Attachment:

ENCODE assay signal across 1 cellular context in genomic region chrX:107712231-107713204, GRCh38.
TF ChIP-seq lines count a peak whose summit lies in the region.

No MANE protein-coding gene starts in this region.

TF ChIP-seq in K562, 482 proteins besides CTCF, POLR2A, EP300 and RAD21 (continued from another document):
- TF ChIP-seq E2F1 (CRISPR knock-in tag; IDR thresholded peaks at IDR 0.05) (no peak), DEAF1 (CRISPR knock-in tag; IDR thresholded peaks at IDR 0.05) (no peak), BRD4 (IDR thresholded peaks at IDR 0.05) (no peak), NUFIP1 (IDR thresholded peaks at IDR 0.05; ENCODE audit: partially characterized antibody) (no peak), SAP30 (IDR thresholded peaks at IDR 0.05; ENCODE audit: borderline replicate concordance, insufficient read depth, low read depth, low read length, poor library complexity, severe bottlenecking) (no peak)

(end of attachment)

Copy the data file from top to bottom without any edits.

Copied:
ENCODE assay signal across 1 cellular context in genomic region chrX:107712231-107713204, GRCh38.
TF ChIP-seq lines count a peak whose summit lies in the region.

No MANE protein-coding gene starts in this region.

TF ChIP-seq in K562, 482 proteins besides CTCF, POLR2A, EP300 and RAD21 (continued from another document):
- TF ChIP-seq E2F1 (CRISPR knock-in tag; IDR thresholded peaks at IDR 0.05) (no peak), DEAF1 (CRISPR knock-in tag; IDR thresholded peaks at IDR 0.05) (no peak), BRD4 (IDR thresholded peaks at IDR 0.05) (no peak), NUFIP1 (IDR thresholded peaks at IDR 0.05; ENCODE audit: partially characterized antibody) (no peak), SAP30 (IDR thresholded peaks at IDR 0.05; ENCODE audit: borderline replicate concordance, insufficient read depth, low read depth, low read length, poor library complexity, severe bottlenecking) (no peak)